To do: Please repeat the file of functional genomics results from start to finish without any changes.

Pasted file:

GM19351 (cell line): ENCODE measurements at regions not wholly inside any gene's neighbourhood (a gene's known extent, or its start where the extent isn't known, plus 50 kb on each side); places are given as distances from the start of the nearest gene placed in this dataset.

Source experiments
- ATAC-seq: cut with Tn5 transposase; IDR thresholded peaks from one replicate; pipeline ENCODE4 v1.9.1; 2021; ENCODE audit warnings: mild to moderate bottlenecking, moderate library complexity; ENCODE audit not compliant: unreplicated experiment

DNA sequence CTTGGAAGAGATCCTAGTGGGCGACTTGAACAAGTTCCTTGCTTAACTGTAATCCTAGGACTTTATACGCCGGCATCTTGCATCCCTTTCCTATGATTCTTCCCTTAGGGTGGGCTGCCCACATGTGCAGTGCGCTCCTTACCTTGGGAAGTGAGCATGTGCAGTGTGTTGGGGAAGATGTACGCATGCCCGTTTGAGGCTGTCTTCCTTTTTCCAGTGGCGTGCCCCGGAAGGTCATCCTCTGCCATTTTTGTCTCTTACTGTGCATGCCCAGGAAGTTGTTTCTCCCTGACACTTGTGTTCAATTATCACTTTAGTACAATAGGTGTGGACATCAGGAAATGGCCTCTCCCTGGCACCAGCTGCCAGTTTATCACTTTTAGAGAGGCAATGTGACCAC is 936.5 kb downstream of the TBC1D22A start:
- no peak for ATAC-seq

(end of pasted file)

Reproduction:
GM19351 (cell line): ENCODE measurements at regions not wholly inside any gene's neighbourhood (a gene's known extent, or its start where the extent isn't known, plus 50 kb on each side); places are given as distances from the start of the nearest gene placed in this dataset.

Source experiments
- ATAC-seq: cut with Tn5 transposase; IDR thresholded peaks from one replicate; pipeline ENCODE4 v1.9.1; 2021; ENCODE audit warnings: mild to moderate bottlenecking, moderate library complexity; ENCODE audit not compliant: unreplicated experiment

DNA sequence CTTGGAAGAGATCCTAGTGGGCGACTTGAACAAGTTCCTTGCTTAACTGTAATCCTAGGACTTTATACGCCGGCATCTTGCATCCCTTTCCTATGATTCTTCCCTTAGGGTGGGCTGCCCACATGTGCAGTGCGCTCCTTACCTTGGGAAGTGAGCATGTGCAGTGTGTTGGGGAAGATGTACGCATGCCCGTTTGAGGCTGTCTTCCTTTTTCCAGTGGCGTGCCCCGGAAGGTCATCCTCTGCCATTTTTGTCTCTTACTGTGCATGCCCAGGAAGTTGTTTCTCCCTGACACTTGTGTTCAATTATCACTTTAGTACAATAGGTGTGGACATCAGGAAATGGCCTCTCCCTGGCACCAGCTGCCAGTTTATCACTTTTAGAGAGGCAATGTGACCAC is 936.5 kb downstream of the TBC1D22A start:
- no peak for ATAC-seq